Because blue foliage makes such a shocking and definitive impact on composition, use it only as an accent and use it sparingly.
In other words, plan exactly where and how you will use your blue plants in the landscape because improperly placed blues can confuse or muddy a landscape and blues used in excess start to look gray and moody.
Montgomery spruce stands out particularly well against rich purples and maroons. Because it is a “cool” color, use it to soften harsh colors like cherry reds, hot pinks, and sunny yellows.
For Its Red Fall Color and Fruit – Showy Mountain Ash (Sorbus Decora, Zone 2)
Red is an easy color to find for the landscape, but can often be abused by those who don’t understand the power and emotion stimulated by this color.
It is a traditional color of fall, and helps to bring vibrancy to the autumn scene, sort of like the last hurrah fireworks display at the end of the year before winter’s drudgery sets in, a fitting finale to a grand summer.
And when you have both red foliage and fruit in fall, the effect is even more stunning!
Some plants have it all, and showy mountain ash is one of those that deserve to be used more. It is a rounded tree, considerably smaller than the European or American mountain ashes, making it an ideal size for today’s urban landscapes.
It has large showy flat-topped clusters of flowers in spring followed by bright red berries in summer through fall and early winter, but the “coup de grace” is the brilliant red and scarlet fall colors that are unmistakable.
This is also one of the few trees that will reliably produce red fall coloration even in alkaline soils.
Red is the poster color of fall, but there are tricks to using red in the fall landscape for maximum impact. Trees with fiery red foliage stand out but will play differently depending on how they are used.
Set against deep green evergreens, red radiates and could be seen from an airplane! When mixed with the gold, orange, and yellow fall colors of companion trees and shrubs, it blends into a hot creation that drives the senses into overdrive.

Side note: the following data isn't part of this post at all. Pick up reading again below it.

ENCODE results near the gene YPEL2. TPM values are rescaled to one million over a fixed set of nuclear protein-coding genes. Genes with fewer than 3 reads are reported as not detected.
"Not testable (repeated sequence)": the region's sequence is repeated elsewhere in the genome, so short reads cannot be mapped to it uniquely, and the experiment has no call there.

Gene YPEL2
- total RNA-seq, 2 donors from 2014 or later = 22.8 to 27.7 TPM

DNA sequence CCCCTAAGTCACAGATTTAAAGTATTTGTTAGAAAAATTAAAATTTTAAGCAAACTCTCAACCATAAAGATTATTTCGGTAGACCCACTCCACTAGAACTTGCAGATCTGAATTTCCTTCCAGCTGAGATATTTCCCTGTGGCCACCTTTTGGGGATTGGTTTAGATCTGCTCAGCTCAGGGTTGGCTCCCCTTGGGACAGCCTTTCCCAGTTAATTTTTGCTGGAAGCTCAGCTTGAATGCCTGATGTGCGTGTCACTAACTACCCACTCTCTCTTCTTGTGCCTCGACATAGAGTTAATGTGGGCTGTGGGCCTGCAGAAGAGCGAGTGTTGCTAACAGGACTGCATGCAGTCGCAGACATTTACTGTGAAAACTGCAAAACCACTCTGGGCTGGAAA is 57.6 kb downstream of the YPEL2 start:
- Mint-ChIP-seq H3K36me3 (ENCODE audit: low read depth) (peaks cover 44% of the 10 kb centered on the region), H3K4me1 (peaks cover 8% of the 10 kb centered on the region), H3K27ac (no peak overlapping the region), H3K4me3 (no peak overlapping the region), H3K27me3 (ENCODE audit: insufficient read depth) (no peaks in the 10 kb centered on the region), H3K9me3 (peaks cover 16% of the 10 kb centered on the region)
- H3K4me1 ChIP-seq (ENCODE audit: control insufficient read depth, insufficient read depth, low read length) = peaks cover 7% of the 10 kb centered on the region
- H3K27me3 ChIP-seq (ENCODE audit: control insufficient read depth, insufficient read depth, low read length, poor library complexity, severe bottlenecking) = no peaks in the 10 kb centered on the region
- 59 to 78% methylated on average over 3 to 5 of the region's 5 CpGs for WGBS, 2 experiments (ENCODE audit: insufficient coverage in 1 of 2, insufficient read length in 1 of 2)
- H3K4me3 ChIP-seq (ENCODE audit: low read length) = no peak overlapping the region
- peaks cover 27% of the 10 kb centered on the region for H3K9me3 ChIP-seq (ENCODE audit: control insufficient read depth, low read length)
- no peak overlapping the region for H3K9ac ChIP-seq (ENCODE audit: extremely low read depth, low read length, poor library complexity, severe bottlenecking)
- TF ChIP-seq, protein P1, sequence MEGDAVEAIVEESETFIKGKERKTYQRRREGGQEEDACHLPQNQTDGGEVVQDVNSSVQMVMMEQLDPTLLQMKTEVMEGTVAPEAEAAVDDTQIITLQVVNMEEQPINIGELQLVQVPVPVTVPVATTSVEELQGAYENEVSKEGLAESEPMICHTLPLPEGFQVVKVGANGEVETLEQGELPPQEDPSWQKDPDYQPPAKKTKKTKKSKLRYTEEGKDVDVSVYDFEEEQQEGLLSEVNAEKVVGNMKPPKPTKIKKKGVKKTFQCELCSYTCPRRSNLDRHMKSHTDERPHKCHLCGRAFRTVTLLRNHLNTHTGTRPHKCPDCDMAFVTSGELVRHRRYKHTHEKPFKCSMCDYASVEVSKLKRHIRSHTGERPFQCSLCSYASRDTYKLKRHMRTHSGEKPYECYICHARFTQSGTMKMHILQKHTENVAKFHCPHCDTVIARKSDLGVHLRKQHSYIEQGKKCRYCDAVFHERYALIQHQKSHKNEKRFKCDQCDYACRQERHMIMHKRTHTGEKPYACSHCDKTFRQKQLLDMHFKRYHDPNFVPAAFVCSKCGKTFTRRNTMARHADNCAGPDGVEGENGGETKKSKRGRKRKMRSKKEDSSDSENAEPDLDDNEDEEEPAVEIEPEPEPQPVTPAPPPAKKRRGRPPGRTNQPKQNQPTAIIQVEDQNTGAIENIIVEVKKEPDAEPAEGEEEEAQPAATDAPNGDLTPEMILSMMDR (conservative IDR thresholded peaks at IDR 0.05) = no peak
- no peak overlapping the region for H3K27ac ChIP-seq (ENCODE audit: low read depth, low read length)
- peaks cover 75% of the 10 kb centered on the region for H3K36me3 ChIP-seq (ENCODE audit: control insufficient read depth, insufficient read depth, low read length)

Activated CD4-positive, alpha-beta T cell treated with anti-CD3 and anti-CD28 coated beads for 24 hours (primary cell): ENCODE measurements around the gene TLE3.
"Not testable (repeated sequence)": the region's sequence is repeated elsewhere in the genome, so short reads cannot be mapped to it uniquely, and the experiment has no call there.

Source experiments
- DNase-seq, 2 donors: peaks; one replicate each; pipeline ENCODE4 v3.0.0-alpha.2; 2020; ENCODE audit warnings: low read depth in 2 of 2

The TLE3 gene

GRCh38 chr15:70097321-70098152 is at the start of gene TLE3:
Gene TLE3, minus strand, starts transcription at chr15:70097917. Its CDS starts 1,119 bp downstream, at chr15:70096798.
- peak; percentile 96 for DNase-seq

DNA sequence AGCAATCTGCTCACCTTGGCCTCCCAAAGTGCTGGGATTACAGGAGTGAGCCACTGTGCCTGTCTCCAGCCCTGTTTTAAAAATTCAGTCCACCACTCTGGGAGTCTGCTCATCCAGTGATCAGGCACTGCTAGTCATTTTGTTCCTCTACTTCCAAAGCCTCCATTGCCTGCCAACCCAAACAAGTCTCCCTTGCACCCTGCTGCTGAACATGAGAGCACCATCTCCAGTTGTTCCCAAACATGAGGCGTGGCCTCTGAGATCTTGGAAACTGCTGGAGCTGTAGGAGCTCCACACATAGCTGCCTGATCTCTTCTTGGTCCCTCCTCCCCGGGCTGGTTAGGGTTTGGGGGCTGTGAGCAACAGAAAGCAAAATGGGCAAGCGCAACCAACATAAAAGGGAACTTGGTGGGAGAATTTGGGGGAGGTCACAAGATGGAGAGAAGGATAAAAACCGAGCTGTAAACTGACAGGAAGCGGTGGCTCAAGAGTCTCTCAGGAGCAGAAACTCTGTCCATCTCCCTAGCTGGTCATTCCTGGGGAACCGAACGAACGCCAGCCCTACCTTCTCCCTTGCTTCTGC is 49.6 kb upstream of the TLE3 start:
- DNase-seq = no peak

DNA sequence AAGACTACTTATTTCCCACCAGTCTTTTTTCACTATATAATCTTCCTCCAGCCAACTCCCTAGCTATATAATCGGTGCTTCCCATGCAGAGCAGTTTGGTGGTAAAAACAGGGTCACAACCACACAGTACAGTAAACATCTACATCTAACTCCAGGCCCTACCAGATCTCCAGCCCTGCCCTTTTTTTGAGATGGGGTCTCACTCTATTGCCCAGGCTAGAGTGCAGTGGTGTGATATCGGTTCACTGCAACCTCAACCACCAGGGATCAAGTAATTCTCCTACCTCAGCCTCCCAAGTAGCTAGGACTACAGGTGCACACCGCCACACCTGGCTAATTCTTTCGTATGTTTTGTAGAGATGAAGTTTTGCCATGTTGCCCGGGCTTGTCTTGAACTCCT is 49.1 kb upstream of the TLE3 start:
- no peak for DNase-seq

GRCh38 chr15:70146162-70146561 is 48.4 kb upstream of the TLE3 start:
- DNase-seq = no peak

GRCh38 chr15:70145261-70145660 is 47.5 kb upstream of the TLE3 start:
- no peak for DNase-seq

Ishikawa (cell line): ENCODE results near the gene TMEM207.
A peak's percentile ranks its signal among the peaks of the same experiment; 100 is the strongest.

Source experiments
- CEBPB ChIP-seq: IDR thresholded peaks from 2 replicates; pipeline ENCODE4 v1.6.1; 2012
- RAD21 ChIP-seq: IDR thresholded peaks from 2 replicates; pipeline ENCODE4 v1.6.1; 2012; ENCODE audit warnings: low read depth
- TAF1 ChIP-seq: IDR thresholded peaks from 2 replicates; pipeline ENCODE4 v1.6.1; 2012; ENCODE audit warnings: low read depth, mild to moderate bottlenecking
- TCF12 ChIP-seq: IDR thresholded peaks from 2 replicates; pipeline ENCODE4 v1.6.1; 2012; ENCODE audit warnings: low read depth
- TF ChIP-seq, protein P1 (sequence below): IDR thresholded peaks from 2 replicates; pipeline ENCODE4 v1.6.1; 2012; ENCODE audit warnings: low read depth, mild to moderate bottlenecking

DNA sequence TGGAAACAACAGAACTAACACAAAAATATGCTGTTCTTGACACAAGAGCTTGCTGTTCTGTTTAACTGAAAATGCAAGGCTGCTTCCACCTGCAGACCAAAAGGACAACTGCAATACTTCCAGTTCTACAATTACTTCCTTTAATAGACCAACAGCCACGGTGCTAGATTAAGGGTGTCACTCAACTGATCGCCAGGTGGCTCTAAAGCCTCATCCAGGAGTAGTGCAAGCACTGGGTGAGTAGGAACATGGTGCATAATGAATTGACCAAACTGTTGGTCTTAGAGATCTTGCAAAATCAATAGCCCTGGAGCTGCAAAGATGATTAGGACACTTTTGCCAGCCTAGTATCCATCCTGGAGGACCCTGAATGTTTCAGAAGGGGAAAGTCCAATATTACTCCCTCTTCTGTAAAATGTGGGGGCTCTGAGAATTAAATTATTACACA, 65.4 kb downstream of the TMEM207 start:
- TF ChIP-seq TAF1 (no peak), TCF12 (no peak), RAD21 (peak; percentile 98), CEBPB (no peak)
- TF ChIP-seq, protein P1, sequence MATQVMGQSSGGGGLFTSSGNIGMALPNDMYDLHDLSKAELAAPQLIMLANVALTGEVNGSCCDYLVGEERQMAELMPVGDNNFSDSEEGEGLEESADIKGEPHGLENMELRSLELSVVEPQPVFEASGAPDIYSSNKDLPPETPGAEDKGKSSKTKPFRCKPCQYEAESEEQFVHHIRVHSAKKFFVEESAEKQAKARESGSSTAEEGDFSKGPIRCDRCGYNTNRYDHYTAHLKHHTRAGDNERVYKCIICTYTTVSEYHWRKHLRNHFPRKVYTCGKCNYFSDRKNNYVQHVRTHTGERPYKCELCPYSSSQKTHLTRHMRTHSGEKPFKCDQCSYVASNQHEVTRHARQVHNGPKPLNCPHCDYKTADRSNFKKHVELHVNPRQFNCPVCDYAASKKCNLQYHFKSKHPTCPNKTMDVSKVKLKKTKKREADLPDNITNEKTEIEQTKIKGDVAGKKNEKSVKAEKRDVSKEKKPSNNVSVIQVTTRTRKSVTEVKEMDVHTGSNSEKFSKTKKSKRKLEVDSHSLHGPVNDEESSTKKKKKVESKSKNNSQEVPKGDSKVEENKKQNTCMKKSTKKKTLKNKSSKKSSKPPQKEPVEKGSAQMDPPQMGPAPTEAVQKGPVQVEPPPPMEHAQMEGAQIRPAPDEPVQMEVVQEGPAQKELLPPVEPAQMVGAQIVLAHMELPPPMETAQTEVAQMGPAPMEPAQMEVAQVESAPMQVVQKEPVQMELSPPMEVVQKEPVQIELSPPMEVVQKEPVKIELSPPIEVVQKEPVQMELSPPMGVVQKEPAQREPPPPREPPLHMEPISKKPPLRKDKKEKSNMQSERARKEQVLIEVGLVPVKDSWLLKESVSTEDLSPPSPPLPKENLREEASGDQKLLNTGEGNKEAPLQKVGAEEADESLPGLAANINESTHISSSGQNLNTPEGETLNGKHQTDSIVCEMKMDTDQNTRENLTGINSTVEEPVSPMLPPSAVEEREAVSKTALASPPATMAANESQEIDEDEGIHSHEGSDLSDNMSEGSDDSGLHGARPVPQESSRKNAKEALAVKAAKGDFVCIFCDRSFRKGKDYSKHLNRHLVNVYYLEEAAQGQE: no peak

However, it will fade against blue or silver evergreens and lose its impact and can get lost against a large expanse of white such as the side of a house.
For Its Creamy Pink Bark – Heritage River Birch (Betula Nigra ‘Heritage’, Zone 4)
So many gardeners underestimate the merits of bark color in a landscape composition, which is quite unfortunate given its potential impact and endurance over the whole year.
When it comes to ornamental bark, the ubiquitous white-barked paper birches are so common that one often overlooks the subtle variations offered by other landscape choices such as the river birch.
‘Heritage‘ is a further refinement of the native river birch which offers a distinctive bark that starts reddish-pink and fades through cinnamon to a creamy tan-white with age, and which peels in thickly curled strips, further adding to the effect.
The entire bark performance starts at a much earlier age than the species. Like other birches, Heritage enjoys moist, organic to sandy soil conditions and will tolerate standing water.
However, unlike others, this birch is not well adapted to alkaline soils and may develop chlorosis, a condition which may ultimately kill the plant, so it should only be used in neutral to acidic soils.
Creamy cinnamon pink bark is a pleasure to use in the landscape. Like most brighter elements, it stands out particularly well in a darker part of the garden and is especially effective when used with an evergreen backdrop where it will shine like a beacon throughout the winter.